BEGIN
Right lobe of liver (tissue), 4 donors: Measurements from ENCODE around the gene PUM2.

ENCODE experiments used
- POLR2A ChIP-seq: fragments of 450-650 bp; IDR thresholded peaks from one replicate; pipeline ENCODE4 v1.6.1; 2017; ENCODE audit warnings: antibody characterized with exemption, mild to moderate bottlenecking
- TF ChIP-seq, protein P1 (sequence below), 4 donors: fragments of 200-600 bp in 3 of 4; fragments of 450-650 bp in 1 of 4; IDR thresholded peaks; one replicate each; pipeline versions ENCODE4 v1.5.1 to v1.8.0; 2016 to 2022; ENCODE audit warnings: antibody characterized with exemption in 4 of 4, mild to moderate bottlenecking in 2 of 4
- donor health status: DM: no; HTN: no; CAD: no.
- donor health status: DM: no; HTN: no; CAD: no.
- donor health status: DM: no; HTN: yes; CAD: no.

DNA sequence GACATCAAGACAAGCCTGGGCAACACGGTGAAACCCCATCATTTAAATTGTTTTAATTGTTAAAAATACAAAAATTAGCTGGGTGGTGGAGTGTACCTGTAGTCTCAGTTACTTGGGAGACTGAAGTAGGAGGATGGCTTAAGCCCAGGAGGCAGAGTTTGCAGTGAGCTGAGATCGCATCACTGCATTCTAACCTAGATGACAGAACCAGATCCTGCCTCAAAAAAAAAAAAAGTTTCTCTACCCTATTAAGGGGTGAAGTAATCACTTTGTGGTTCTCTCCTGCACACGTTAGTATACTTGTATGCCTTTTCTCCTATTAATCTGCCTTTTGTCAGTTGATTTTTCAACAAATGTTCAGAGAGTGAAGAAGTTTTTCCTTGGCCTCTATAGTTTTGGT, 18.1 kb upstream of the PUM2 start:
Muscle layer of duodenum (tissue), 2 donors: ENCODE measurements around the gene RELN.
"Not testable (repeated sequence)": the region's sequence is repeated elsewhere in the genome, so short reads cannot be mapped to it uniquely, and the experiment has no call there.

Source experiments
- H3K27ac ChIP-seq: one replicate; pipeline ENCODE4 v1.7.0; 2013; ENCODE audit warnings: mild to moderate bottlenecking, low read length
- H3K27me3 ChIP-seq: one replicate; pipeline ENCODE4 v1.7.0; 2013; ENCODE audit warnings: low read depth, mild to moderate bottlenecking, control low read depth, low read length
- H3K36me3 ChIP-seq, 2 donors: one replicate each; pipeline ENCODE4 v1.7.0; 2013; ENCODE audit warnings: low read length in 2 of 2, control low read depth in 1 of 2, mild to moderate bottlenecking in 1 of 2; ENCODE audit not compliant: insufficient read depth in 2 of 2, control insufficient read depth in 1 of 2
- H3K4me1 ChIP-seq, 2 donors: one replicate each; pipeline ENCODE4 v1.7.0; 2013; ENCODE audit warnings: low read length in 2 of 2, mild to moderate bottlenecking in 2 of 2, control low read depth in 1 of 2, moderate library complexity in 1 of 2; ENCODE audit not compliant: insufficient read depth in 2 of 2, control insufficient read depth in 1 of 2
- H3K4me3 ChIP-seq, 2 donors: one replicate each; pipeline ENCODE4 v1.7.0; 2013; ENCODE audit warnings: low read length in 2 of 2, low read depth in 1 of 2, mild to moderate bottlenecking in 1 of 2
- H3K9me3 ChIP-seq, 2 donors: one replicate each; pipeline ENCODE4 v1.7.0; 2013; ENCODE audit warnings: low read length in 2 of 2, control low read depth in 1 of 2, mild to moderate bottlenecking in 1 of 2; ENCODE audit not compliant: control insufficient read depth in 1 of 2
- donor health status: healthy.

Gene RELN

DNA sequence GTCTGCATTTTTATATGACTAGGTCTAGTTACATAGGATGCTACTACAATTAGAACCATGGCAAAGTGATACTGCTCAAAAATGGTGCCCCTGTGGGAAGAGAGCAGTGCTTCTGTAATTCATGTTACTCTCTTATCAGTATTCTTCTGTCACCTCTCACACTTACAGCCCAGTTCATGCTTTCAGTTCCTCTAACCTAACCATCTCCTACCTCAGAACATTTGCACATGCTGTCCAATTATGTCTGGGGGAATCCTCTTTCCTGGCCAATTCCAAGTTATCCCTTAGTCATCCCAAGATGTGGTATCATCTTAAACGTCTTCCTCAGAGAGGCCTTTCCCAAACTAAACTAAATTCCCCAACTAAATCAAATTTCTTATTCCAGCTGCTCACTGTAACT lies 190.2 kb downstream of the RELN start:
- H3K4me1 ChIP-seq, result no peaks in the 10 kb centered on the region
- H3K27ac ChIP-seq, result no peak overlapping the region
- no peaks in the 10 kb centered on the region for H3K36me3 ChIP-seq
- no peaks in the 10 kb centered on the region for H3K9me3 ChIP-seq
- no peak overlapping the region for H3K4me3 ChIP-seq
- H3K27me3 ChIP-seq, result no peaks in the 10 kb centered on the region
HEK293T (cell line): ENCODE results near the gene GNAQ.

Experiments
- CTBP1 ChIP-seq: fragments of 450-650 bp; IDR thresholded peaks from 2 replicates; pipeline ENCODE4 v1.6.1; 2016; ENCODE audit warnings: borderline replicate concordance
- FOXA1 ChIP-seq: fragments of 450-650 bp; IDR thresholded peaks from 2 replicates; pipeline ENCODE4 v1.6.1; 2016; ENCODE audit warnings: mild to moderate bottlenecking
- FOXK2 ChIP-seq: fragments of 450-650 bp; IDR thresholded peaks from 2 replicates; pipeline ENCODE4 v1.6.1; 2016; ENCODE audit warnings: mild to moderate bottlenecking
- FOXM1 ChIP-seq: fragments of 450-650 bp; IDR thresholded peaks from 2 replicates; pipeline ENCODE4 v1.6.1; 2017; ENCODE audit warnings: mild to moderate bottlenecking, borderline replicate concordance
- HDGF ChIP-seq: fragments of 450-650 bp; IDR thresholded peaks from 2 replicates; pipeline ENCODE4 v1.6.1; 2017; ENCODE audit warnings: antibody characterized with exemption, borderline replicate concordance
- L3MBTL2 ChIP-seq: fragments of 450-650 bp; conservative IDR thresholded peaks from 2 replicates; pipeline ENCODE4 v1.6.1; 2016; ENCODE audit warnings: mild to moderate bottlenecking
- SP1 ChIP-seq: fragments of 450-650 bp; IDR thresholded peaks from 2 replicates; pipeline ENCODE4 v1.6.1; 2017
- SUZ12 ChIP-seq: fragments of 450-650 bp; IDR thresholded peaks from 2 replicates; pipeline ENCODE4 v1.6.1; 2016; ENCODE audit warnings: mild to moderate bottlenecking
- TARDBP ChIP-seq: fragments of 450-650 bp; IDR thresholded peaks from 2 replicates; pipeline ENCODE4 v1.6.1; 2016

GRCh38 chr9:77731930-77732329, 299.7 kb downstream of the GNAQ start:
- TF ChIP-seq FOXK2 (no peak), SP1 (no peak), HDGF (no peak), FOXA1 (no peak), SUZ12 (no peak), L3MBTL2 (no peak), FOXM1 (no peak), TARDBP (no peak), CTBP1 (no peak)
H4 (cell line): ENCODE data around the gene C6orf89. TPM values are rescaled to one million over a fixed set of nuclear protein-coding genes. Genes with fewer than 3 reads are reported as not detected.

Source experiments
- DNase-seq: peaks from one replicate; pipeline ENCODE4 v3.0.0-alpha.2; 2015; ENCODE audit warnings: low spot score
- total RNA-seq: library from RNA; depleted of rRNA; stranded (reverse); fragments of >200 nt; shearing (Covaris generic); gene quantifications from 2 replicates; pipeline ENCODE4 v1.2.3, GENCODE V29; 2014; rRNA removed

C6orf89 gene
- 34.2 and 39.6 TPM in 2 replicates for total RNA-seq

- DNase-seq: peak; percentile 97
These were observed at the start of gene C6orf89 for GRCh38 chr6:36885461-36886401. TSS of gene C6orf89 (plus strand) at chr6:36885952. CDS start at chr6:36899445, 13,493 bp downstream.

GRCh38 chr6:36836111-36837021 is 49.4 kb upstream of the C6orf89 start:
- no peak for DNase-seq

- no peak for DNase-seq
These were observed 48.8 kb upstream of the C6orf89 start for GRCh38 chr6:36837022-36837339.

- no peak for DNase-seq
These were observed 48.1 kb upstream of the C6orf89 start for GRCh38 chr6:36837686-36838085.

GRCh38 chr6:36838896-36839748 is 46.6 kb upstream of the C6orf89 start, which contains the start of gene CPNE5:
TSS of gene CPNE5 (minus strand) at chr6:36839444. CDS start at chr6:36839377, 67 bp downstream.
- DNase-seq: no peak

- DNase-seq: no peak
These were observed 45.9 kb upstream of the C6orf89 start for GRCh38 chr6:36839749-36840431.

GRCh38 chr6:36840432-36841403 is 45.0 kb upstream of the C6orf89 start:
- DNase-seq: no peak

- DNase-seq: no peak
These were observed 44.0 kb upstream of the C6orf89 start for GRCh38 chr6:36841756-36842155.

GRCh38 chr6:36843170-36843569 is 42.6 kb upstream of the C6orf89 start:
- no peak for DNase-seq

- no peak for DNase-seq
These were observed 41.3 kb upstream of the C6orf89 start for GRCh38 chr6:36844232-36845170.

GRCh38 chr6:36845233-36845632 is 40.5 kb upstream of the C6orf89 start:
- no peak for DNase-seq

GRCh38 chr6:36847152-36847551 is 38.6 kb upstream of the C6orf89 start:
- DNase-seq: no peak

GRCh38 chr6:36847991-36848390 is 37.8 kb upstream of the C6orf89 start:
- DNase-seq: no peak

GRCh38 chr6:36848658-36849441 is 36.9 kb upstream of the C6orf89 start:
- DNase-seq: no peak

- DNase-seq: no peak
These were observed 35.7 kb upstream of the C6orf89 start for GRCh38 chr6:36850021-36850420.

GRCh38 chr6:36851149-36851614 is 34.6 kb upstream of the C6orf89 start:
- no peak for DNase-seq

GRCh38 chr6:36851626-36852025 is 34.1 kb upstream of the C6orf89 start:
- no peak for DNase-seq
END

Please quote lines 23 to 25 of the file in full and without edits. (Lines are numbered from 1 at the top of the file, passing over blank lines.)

- no peaks in the 10 kb centered on the region for H3K36me3 ChIP-seq
- no peaks in the 10 kb centered on the region for H3K9me3 ChIP-seq
- no peak overlapping the region for H3K4me3 ChIP-seq